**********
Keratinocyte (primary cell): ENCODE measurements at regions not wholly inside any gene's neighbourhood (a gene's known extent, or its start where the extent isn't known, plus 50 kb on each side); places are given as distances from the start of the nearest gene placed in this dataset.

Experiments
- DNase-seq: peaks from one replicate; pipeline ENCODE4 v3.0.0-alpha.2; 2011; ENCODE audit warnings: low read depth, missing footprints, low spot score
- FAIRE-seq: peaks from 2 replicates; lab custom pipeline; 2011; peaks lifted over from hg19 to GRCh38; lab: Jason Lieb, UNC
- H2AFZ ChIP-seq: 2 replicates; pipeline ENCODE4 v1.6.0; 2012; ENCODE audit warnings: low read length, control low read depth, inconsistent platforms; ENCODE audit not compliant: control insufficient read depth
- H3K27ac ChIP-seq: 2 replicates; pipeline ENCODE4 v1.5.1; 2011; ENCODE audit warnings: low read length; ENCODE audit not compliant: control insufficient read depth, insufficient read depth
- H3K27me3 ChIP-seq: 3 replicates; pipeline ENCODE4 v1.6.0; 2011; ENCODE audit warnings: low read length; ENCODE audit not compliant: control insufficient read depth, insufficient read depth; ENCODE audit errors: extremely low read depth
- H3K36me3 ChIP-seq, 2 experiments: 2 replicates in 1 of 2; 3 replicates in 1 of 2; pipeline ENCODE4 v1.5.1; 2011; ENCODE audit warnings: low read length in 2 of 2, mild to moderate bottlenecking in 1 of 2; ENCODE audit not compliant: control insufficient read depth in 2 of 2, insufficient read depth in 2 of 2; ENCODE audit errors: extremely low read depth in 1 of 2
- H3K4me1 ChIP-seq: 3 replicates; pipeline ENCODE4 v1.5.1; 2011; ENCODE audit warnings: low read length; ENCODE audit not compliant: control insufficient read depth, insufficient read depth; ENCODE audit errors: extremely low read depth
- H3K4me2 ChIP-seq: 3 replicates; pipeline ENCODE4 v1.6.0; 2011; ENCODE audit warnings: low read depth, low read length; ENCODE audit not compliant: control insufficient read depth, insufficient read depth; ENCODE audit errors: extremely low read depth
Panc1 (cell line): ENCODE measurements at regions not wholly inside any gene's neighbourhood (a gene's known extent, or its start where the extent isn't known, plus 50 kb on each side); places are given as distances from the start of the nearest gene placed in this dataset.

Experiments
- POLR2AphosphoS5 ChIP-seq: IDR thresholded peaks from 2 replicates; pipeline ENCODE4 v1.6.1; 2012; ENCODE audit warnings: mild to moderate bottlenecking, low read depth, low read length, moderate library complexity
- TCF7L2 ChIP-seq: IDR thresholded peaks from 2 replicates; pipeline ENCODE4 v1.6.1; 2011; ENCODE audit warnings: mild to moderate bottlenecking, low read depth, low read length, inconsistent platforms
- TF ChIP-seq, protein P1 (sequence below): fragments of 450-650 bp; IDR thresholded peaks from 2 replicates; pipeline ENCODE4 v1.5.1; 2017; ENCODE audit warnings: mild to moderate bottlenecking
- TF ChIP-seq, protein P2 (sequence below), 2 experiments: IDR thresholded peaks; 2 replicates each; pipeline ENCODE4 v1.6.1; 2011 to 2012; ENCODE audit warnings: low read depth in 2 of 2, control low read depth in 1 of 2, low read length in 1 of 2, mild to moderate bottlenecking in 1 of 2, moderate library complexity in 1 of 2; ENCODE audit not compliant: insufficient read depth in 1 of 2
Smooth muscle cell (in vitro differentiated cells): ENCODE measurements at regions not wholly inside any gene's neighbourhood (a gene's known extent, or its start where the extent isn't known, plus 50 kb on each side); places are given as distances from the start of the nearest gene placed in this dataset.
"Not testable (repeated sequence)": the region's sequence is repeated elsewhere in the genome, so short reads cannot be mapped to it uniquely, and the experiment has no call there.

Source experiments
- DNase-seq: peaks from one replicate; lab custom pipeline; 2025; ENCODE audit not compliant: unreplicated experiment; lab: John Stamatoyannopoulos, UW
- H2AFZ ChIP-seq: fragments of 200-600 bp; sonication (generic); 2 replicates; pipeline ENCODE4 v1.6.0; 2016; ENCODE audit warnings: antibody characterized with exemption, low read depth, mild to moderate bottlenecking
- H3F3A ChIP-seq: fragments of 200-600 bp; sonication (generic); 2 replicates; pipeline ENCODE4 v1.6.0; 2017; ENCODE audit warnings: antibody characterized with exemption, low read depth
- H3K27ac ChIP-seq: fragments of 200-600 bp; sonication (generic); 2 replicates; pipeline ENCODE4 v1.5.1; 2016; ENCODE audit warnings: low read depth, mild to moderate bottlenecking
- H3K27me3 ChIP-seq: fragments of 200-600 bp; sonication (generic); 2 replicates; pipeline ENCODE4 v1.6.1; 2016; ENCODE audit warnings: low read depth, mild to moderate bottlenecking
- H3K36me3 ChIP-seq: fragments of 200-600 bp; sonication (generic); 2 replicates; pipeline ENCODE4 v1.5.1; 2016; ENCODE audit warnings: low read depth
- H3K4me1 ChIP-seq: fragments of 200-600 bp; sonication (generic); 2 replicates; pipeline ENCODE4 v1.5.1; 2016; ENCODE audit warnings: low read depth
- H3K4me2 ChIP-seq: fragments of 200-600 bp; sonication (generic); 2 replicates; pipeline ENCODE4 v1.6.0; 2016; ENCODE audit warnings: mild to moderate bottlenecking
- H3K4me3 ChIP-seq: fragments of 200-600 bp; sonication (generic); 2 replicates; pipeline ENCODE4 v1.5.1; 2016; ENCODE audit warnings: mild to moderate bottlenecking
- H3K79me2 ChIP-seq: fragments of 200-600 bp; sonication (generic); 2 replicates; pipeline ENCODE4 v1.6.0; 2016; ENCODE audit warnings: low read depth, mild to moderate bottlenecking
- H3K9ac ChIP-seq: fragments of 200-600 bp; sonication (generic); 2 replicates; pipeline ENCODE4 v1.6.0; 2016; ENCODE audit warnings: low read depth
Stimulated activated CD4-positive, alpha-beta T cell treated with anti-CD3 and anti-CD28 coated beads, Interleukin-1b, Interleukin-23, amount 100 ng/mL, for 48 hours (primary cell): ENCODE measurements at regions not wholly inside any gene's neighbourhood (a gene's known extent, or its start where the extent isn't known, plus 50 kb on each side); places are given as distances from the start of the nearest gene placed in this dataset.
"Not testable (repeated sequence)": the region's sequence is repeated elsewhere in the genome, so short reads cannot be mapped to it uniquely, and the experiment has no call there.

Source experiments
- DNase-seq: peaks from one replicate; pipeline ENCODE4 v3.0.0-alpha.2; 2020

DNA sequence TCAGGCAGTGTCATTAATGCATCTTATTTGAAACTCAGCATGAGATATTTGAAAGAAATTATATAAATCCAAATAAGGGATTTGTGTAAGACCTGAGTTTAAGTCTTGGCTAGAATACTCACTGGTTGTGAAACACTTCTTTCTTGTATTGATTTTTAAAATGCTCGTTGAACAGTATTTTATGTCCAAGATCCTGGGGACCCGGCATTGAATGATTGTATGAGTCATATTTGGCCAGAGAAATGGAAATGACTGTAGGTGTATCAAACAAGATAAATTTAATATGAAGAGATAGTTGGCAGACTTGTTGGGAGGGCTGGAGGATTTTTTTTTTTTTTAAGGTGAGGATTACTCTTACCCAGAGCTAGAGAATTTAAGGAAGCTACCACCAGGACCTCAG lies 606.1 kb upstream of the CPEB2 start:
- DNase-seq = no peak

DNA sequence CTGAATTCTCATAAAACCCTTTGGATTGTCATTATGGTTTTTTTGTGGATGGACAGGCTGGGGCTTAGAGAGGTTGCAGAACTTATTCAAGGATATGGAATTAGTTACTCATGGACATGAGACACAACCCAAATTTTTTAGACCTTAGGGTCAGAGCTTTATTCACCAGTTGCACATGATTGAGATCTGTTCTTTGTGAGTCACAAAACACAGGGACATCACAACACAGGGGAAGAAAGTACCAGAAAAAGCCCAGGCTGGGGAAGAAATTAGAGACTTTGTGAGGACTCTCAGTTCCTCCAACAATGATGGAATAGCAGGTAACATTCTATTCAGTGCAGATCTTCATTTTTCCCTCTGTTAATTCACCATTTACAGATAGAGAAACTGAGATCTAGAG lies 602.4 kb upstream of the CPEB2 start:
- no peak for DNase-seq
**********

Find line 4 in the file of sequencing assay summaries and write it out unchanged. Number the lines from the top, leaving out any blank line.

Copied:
- FAIRE-seq: peaks from 2 replicates; lab custom pipeline; 2011; peaks lifted over from hg19 to GRCh38; lab: Jason Lieb, UNC